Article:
In the pit of my stomach and in my heart of heart, I do so believe that she is right. Her words were a revelation for me, and they transformed my understanding of what is required for us to be agents of love and justice in the world. The difference for me is that I understand the word of God more broadly. For Rev. King, God's word is spoken only through Jesus Christ. She would say that we are wrong, that we live in ignorance or denial of the knowledge of Jesus Christ, the way and the truth and the light; that in seeking other paths, we are lost, and that puts us on the side of evil.

In this regard, I disagree with Rev. King, and I put my faith in her being wrong. Because I believe God speaks in many languages and appears in many guises. Revelation, for Unitarian Universalists, is not exclusively available in the life of Jesus, nor is it sealed at the end of the New Testament. We are not limited to just this one path. Jesus is one of many sources of inspiration and wisdom that might be transformative for us.

So, I invite you—no—I implore you, to do your best to hear behind and beneath the idiom Rev. King used to sort out and understand—in our own faith context—the deeper, penetrating truth of her proclamation. Just because her exclusivity speaks for us an untruth that does not mean there is no truth in her witness. Truth does not always come in nice, neat, tidy packages that we can fully embrace, wrappings and all.

I'm reminded of my good friend, Clare, a highly intelligent, rational lawyer in Halifax, Nova Scotia, where I served for 5-1/2 years. Clare found her life ungrounded some years back, and so she went off in search of a spiritual path. She spent one summer studying and experiencing the path of Creation Spirituality with Matthew Fox and others. And another summer, she went to France and spent time living in a community called Larche, a community for the mentally disabled founded by a Catholic brother, Jean Vanier. There are a number of Larche homes, and they invite people to come live in community with them and take Spiritual Direction with the resident priest in exchange for helping with the chores.

In spiritual direction one day, Clare was struggling to understand some important insight, and the priest said to her: "Clare, just for a moment, close your lawyer's mind and open your child's heart. God is trying to talk to you."

For Clare, this moment was transformative. It changed her life and allowed her to discover the path she could follow, a path that includes her keen and insightful mind and her warm, loving, open heart.

"Close your lawyer's mind and open your child's heart. God is trying to talk to you."

We must listen behind and beneath Bernice King's context with our open hearts in order to hear the deeper truth of her witness. And why?—because—the world so needs the transforming power of our faith to address the spiritual nature of the social problems we face.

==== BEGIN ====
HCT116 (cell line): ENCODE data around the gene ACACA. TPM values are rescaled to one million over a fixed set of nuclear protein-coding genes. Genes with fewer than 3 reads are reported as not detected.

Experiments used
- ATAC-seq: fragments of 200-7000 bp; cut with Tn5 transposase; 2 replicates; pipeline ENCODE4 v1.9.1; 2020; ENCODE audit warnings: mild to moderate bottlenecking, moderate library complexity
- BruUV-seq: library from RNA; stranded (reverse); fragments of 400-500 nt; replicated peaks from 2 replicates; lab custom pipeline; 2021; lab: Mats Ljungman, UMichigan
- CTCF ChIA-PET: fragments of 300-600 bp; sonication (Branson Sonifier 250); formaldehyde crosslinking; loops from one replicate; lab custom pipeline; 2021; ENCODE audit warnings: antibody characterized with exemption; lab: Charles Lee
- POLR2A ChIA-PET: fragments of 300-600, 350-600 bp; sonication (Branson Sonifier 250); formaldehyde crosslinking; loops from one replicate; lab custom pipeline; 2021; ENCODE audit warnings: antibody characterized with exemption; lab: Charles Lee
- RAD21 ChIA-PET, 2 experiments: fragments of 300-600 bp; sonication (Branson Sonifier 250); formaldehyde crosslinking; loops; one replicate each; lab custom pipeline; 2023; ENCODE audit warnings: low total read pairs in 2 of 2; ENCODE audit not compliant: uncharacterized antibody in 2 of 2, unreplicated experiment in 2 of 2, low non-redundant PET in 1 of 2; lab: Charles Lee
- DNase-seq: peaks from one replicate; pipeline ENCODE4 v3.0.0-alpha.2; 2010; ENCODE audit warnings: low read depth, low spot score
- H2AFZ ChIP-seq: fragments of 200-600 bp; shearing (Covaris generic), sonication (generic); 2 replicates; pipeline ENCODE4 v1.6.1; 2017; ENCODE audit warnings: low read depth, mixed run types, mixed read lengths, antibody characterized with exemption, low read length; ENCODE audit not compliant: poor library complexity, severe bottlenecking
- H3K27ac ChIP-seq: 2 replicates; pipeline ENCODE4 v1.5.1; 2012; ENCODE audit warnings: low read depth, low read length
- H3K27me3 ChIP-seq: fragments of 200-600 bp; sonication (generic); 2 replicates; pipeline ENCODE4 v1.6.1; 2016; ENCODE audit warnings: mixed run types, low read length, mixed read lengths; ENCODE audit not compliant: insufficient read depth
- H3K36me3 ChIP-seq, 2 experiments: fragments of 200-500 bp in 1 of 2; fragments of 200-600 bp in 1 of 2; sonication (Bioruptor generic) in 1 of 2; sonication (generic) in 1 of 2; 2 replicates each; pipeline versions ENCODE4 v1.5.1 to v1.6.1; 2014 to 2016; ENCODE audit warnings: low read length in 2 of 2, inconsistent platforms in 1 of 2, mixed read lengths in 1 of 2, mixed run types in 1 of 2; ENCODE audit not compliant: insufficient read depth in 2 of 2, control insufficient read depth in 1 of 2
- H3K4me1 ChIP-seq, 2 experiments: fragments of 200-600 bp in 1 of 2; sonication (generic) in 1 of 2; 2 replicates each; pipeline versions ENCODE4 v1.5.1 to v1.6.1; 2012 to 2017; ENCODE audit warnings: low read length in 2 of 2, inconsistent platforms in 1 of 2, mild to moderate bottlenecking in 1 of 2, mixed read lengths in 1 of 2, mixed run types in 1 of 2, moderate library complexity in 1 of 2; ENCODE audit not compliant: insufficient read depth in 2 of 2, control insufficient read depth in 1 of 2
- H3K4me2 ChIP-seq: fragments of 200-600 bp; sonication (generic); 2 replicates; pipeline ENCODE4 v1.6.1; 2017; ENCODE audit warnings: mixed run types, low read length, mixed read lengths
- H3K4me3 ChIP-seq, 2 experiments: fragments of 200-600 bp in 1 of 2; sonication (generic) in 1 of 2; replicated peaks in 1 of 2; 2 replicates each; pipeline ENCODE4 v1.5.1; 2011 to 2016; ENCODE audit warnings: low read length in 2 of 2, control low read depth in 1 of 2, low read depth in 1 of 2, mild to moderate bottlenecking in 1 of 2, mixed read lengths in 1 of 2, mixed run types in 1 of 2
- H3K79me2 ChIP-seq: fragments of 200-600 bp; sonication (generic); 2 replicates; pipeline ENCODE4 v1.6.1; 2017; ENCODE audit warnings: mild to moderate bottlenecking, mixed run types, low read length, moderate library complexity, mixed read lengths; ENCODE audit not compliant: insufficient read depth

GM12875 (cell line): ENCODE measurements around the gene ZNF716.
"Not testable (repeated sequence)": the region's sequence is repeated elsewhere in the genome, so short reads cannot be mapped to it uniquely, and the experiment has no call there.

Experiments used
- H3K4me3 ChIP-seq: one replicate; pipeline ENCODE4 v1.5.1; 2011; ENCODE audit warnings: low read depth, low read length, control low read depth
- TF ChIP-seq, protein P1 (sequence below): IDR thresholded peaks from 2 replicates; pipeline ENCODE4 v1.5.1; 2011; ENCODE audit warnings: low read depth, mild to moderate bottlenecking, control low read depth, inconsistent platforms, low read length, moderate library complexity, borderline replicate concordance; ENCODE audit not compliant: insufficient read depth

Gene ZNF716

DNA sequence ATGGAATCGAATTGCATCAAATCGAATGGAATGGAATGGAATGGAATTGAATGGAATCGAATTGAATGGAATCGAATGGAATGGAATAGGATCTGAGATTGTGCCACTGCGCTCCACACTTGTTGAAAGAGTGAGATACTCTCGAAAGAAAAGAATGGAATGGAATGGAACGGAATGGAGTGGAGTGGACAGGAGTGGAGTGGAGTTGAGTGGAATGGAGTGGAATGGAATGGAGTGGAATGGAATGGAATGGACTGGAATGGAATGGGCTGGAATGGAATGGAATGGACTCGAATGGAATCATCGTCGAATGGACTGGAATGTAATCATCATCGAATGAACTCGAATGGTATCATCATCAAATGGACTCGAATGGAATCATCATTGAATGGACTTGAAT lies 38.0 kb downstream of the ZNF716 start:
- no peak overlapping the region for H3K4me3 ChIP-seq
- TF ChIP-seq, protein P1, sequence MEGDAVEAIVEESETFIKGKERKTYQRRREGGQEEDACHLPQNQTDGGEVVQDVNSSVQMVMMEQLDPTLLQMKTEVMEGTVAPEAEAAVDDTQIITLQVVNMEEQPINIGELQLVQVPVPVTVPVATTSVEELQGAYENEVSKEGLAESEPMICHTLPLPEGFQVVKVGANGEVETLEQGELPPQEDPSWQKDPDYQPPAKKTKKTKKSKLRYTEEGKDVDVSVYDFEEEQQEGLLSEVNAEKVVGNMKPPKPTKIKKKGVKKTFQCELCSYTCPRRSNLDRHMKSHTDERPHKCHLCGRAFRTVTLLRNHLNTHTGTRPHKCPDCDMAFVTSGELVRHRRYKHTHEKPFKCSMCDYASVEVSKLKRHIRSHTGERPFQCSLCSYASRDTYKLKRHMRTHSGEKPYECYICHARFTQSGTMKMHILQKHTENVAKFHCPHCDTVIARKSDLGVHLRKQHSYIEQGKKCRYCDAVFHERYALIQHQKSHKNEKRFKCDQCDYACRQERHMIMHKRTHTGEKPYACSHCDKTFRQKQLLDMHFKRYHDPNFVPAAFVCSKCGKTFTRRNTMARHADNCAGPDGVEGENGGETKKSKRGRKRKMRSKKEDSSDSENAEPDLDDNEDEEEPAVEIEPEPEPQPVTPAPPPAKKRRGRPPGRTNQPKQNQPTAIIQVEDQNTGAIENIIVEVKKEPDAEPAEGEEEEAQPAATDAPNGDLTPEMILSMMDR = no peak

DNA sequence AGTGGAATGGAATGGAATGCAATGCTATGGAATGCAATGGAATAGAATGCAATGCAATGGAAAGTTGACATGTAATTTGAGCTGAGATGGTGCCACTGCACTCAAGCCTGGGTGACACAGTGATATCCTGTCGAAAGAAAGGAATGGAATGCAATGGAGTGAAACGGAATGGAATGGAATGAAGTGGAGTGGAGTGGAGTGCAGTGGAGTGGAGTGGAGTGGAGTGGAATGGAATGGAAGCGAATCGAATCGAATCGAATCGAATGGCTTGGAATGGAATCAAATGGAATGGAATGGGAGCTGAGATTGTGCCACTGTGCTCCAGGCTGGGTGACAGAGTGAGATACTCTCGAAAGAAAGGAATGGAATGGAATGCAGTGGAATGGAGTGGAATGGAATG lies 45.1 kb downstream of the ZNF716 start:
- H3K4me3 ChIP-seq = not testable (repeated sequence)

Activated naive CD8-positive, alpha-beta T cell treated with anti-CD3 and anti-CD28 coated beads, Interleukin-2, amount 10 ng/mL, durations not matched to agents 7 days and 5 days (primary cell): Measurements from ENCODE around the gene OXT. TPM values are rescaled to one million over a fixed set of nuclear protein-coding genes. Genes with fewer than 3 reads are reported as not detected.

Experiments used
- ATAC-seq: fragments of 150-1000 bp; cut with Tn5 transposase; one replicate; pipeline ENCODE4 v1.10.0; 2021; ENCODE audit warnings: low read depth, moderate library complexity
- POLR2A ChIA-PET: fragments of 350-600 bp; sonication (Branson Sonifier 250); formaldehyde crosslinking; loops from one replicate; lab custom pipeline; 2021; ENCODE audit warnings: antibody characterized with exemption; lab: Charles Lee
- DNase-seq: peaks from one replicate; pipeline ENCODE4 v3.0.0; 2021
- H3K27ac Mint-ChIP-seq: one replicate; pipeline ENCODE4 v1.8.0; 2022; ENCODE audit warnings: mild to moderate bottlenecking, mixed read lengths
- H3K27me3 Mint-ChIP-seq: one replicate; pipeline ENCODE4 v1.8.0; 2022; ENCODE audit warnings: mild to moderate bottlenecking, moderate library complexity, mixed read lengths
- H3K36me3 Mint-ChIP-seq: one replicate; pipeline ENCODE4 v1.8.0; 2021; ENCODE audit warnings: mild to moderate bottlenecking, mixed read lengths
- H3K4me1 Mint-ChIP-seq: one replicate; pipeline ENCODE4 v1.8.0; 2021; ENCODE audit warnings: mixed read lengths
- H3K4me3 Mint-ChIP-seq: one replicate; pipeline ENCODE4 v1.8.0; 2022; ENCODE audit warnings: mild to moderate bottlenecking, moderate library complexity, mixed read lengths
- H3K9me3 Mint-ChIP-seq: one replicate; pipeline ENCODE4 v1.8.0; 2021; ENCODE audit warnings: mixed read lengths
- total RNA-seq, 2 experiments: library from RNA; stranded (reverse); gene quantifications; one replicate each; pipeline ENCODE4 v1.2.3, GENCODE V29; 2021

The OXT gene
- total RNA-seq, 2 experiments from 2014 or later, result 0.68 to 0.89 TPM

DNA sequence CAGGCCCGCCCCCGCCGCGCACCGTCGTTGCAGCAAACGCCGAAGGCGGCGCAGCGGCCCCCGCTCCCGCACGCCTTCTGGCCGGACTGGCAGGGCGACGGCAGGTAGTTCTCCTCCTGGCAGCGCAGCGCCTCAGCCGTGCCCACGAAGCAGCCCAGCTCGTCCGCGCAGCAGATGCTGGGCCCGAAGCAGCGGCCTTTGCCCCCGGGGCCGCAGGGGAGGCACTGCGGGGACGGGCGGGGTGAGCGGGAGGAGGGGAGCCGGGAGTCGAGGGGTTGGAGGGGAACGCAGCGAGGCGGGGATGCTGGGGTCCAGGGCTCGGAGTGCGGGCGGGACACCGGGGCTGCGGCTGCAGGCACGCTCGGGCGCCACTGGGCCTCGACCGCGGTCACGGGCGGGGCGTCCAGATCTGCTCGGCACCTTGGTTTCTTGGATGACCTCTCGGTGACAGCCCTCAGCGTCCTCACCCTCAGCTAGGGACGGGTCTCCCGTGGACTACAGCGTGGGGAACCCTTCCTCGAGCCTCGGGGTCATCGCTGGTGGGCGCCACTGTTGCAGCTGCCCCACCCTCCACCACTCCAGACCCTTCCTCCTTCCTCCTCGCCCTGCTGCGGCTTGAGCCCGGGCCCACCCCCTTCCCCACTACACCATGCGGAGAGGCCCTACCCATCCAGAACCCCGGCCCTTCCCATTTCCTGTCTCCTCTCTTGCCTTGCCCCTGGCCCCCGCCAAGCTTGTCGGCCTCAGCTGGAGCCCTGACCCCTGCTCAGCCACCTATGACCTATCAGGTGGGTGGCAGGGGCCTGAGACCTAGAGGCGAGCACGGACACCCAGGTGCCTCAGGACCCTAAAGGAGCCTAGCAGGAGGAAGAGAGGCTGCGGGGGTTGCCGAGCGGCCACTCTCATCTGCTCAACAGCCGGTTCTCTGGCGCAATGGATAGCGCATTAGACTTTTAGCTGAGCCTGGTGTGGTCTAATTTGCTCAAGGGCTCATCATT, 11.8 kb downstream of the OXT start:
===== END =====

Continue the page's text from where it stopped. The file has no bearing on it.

And just what is the essence of that transforming power? What is our 'saving word', to quote Bill Sinkford? What is our clear vision of how the world ought to be, to repeat Roy Phillips' paradigm? Again, it is the basic Judeo-Christian values embodied in our history and in our Principles: love and justice.

Denny Davidoff asked us last night, reading from a letter from the Fulfilling the Promise committee. She asked: "Who are we?" At our best, living out of our vision and putting our mission into action, we are agents of love and justice in the world. That's who we are. That's who we are called to be.

And we are all called. We each have gifts to offer and a ministry to perform in this broken world. Your gifts are your unique combination of personal qualities, physical, emotional and spiritual make-up, talents, interests, and skills or potential skills. Your gifts are to be used in the service of your values. Your highest values can be found in those things that touch, move, call, or deeply disturb you. Your gifts are to be used in response to a sense of call. If you are careful in discerning your gifts, if you use them to serve your highest values, and if the arena in which you offer your gifts fits for you, you are answering a call.

It may be as obvious and as outstanding as the burning bush was for Moses. Maybe you will hear your call on the wind. Perhaps, like Elizabeth Tarbox, you will imagine the voice of the Creator speaking to you. You may not hear anything at all. It could be that there will just be moments when you know—deep in your heart and in the pit of your stomach—that what is in your mind to pursue is right and true for you; when you know that it matters not that you are less mighty than you think you ought to be; when you find courage despite your insecurity and fear; and when you just know that you have found your ministry.

At such moments, it is good to take off your shoes, for you are standing on Holy Ground.